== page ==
How to create wealth in a volatile market
Monday, February 4, 2008/
With the sharemarket bouncing, but heading downhill, smart money will seek out stocks that have been dragged down by the stampede, despite their obvious quality. MICHAEL LAURENCE reports.
By Michael Laurence
With the sharemarket bouncing, but heading downhill, smart money will seek out stocks that have been dragged down by the stampede, despite their obvious quality.
The sharemarket is providing the best wealth-creation opportunities in many years – for astute long-term investors who are brave enough to buy savaged stocks at bargain prices.
But be prepared for rising volatility. Don’t be unnerved whenever the market dips sharply in coming months, and don’t pour all of your cash into the market at the same time.
The intense volatility at the level experienced over the past few months is likely to continue for at least six months, perhaps much longer – with prices racing downwards only to bounce upwards again to, almost inevitably, give false hope that the storm is over.
Whenever much of the market panics or many investors are forced to sell following margin calls, as they have been in January in particular, astute buying can become particularly appealing.
By the end of January, the S&P/ASX200 was trading on a forward price-earnings multiple – which measures past one-year corporate profits against estimated future earnings – of 12.6 times compared with an average over the past 10 years of 15.3 times.
This signals excellent buying opportunities for careful, highly selective investors to progressively buy into the market.
The key opportunities may include the big banks, food and electronic retailers, heavyweight, diversified resource companies, telcos and perhaps even the top-quality listed property trusts that are not handicapped with the heavy gearing that has caused this sector to be punished over the past three months.
I am not suggesting that investors try to time the market – attempting to pick the best times to buy and sell – which is one of the biggest errors that investors can make. Even the best professional investors cannot find the right time to buy, except occasionally by extreme luck.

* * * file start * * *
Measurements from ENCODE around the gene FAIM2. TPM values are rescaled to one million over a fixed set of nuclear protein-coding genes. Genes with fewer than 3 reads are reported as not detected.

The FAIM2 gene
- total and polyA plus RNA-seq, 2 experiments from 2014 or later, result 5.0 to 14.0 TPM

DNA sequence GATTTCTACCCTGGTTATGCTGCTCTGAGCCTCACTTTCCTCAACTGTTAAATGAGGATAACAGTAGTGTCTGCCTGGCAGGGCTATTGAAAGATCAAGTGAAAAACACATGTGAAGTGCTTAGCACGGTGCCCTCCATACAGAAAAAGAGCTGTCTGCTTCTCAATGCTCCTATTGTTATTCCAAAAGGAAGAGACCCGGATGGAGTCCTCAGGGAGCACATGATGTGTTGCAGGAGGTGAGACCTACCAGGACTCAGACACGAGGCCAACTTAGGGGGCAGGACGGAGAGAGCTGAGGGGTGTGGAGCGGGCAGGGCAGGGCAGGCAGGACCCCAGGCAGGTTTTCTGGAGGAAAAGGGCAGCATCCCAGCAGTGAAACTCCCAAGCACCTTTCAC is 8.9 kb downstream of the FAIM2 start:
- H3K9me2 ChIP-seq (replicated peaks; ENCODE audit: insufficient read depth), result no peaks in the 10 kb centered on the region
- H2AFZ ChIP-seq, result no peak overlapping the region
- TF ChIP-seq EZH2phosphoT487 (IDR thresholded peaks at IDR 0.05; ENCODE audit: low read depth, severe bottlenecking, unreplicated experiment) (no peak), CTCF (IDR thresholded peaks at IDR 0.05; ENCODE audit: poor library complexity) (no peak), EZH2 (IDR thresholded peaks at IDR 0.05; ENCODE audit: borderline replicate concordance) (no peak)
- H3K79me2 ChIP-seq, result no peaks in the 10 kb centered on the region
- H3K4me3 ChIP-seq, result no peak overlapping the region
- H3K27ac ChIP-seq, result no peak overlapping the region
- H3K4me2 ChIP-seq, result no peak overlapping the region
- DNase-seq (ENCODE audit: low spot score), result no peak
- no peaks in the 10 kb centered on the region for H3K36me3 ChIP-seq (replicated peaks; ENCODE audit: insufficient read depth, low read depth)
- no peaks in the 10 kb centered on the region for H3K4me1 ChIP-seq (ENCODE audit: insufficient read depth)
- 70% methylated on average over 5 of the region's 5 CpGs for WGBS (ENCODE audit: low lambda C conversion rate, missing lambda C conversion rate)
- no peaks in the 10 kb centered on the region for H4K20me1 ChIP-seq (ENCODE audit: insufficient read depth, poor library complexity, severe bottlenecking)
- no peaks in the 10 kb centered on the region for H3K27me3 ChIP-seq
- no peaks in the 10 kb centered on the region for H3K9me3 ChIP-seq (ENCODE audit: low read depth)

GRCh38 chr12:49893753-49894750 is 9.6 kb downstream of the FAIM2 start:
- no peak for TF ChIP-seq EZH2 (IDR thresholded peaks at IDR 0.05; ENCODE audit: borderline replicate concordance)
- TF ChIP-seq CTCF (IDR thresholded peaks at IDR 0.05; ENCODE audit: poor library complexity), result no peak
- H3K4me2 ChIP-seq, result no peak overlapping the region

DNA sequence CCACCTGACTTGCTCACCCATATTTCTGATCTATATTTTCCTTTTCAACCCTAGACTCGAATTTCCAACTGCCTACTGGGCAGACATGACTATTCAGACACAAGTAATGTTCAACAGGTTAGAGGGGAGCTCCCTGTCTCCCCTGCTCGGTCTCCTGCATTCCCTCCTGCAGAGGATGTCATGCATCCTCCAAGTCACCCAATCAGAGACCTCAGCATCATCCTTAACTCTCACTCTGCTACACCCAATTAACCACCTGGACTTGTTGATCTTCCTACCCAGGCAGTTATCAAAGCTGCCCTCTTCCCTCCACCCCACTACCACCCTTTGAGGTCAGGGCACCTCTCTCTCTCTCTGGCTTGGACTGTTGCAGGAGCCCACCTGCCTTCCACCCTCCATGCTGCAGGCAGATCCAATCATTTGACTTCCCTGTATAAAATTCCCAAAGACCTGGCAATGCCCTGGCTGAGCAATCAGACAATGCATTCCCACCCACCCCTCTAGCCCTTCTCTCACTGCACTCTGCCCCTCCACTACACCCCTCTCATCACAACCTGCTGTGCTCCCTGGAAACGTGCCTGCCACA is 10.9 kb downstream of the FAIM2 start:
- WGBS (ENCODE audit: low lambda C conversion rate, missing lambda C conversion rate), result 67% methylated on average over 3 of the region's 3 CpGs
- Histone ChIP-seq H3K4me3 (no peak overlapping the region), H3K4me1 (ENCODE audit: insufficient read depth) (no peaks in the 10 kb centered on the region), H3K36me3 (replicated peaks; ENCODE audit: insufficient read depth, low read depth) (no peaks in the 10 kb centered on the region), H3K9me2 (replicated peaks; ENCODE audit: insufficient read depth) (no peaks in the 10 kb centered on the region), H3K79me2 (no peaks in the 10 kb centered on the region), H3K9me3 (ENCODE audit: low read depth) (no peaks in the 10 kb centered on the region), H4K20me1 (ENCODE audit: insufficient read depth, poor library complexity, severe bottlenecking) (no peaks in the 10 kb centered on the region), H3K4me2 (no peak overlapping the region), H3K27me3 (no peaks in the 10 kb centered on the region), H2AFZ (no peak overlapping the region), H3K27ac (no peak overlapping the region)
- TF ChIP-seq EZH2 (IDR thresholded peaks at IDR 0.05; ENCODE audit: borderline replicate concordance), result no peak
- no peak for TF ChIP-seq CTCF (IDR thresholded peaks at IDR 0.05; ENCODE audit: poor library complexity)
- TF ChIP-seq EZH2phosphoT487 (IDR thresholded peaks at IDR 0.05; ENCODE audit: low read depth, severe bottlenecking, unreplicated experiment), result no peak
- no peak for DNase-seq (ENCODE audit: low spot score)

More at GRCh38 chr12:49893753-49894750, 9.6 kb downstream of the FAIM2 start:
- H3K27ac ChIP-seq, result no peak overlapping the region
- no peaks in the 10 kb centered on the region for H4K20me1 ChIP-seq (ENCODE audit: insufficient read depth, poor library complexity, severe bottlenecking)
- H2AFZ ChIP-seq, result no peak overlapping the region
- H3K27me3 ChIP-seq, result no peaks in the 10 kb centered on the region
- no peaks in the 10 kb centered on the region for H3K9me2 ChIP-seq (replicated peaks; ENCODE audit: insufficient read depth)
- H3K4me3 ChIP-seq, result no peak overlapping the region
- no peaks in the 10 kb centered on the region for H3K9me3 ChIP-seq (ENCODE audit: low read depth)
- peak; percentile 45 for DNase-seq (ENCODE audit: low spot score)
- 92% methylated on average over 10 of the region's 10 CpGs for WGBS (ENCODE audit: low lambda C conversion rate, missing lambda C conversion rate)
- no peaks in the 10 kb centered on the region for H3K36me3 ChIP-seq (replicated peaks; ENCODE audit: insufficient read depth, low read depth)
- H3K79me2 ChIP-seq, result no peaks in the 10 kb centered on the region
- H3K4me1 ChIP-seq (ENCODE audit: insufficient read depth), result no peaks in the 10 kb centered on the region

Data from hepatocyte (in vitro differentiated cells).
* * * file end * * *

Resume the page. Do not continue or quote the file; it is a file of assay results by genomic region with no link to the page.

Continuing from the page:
A smart strategy is not to try to pinpoint the exact low in the market – and pouring in a massive amount at the one time – but to invest progressively into oversold quality stocks in accordance to your personal circumstances; including your ability to cope with risk.
Your tolerance to risk is unlikely to have altered just because of the recent rocky market.
Investors who buy at this time should, however, steel themselves for the possibility of a long market downturn. And as this column has said again and again: Never panic!
“The best time to invest is when everyone is unsure about whether to invest,” says veteran Sydney financial planner and actuary Graham Horrocks. “I wouldn’t suggest investing boots-and-all at this stage – invest over a period. It is a good time to create [or expand] a portfolio.”
A key point is that the rollercoaster ride of the market should not be seen as a reflection of the state of the Australian economy, which remains extremely strong. Although the US is bordering on the edge of a recession, our economy these days is more dependent on China than the US.
Further, the strong gains in Australian share prices since 2003 have generally been supported by gains in company profits and dividends.
Here are a few tips for creating wealth in this market:
Look for oversold quality stocks
When searching the market for oversold stock, be highly selective in your purchases. Don’t be caught by buying duds that may seem bargains simply because their prices have collapsed.
Speaking to SmartCompany on the evening of January 22, after the market really nose-dived, Shane Oliver, head of investment strategy and chief economist of AMP Capital Investors, named a selection of his best buys.
Oliver’s picks include:
- Retailer Harvey Norman. “The stock has plunged. Investors have really thrown the baby out with the bathwater.”
- Woolworths. Its sales should hold up regardless of the economic environment.